Constance Wu is speaking about a dark period in her life.
The actress appeared on the latest episode of “Red Table Talk” after releasing her memoir Making A Scene, in which she wrote about her isolation from the public.
Wu faced backlash in 2019 after tweeting in disappointment following the sixth-season renewal of her sitcom “Fresh Off the Boat”. She tweeted at the time, “So upset right now that I’m literally crying. Ugh. Fuck,” which she later explained as being a result of missing out on other opportunities due to the commitment.
But in a recent interview with The Atlantic, she revealed it was also related to trauma from alleged sexual harassment from a producer on the show.
“I kept my mouth shut for a really long time about a lot of sexual harassment and intimidation that I received the first two seasons of the show,” she explained and added in the “RTT” episode that she wanted a “clean slate that didn’t hold so many memories of intimidation and fear.”
Without that background knowledge, she faced intense backlash from the Asian-American entertainment community for her “ungrateful” response for the success of the show.
She received DMs from a fellow Asian-American actress who wrote, “Nothing you could ever do would make up for your atrocious behavior and disgusting ingratitude. You sullied the one shining beacon of hope for Asian Americans. You’ve become a blight on the Asian-American community.”
Reflecting on that moment, Wu said it drove her into a dark mindset.
“I read these DMs from an Asian actress, somebody who should have been my ally,” she shared. “And I felt like nothing I could ever do would be enough. I felt like the only thing that would prove to her that I felt as bad as she thought I deserved to feel would be if I died.”
She continued, “I felt like even that might not be enough because I felt like the world was saying, ‘You will never suffer as much as you deserve to suffer. You deserve to pay for this and be punished for this.'”
One night she climbed over the railing of her fifth-story apartment in New York City, but was interrupted by a friend who came looking for her.
“A friend who had come to check on me pulled me over from climbing over the ledge and dragged me into the elevator and took me into a cab and took me to a psychiatric emergency room where they checked me in and I slept the night on a cot in the waiting room in the psychiatric E.R. in New York City under observation.” she recalled.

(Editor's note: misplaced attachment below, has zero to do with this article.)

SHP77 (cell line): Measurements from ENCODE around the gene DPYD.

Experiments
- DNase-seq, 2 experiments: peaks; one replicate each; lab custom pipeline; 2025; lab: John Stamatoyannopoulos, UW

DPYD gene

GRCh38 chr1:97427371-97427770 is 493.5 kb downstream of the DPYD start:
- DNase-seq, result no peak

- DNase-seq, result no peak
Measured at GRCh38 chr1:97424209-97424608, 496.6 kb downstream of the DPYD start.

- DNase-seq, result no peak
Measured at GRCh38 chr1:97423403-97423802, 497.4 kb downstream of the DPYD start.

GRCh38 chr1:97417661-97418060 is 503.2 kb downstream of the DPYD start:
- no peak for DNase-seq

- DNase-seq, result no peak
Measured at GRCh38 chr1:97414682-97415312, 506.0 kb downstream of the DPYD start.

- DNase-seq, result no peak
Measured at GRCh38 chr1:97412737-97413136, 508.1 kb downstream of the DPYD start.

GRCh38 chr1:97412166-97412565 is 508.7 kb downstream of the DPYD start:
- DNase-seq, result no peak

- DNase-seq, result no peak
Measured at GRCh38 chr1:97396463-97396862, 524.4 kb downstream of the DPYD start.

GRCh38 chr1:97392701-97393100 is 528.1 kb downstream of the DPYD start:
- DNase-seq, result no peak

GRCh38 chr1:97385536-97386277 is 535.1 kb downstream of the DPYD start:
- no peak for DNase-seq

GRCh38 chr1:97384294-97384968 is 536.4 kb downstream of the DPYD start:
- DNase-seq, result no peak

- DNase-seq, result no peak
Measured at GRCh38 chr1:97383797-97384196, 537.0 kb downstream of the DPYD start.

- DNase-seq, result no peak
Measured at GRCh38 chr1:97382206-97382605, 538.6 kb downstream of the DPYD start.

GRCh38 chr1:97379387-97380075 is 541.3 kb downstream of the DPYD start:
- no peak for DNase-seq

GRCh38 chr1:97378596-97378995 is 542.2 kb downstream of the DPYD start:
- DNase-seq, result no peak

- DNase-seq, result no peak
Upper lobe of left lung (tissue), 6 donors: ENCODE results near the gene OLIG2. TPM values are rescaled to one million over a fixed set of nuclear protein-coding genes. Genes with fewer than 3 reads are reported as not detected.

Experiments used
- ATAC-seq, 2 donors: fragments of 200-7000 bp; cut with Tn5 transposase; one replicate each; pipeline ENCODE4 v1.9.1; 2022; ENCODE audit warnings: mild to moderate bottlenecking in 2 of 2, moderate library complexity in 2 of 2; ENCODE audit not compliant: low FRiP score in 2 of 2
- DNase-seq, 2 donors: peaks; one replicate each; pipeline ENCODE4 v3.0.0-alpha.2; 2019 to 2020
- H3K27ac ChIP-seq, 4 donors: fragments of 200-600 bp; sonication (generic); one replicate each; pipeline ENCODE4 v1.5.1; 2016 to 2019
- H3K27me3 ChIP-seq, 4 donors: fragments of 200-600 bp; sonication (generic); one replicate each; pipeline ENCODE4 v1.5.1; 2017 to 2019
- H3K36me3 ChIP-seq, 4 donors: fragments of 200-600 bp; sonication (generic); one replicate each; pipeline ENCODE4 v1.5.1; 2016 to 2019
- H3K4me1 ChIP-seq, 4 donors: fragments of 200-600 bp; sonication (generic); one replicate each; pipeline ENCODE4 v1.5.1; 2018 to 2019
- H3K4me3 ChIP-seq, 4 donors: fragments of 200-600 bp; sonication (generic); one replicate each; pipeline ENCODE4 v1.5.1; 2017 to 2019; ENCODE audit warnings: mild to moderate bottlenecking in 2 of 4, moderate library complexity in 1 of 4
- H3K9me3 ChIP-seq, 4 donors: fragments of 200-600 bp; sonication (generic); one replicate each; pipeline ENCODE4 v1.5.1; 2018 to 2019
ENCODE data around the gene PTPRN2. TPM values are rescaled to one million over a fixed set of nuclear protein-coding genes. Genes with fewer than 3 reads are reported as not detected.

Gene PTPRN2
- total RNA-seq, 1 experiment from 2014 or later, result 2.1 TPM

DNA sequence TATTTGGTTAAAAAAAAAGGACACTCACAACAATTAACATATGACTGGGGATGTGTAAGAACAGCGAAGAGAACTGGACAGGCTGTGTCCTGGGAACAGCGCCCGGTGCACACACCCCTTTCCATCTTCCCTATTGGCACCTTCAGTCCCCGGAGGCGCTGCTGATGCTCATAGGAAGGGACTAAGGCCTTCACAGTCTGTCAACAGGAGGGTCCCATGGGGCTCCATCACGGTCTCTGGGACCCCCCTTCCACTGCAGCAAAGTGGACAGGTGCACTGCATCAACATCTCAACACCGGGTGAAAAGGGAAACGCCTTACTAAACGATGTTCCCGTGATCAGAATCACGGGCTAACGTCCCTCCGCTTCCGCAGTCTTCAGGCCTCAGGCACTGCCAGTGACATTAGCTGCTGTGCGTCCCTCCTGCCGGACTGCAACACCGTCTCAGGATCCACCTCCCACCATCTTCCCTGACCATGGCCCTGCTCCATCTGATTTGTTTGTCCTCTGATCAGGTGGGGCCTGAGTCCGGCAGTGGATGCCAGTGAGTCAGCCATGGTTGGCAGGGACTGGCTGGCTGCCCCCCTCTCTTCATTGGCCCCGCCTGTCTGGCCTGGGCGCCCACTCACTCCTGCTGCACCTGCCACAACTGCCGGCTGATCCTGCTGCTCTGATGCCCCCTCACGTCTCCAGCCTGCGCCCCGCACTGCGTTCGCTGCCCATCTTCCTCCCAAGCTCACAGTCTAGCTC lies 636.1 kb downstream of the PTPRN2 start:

After realizing she needed help, the 40-year-old actress sought out mental health professionals to receive daily treatment.
“I needed it. I was unsafe at that point,” she said. “I was in a mental place of just beating myself up and so much shame. Feeling like I didn’t deserve to live, feeling like the world hated me, feeling like I’d ruined everything for everyone. And maybe I did for some people, but people make mistakes, right?”
Despite her attempts to rehabilitate herself and her image, she still felt betrayed by the Asian-American community who initially supported her.
The Coalition of Asian Pacifics in Entertainment invited her to a gala months after her attempted suicide and promised it would be “warm energy” and “positive vibes.”
“They sat me in the front row and had all these cameras on me, and within 10 minutes, the host of the show made a crack at me. And I was sitting there alone, trying not to cry in a public setting,” Wu recalled as she wiped away tears. “And the whole audience was like, ‘Ohh, s**t.’ They had promised they wouldn’t mock me, and they did it right off the bat. It almost felt like they were setting me up for it. It truly felt like a betrayal from the Asian American community.”
The Canadian Association for Suicide Prevention, Depression Hurts and Kids Help Phone 1-800-668-6868 all offer ways of getting help if you, or someone you know, may be suffering from mental health issues.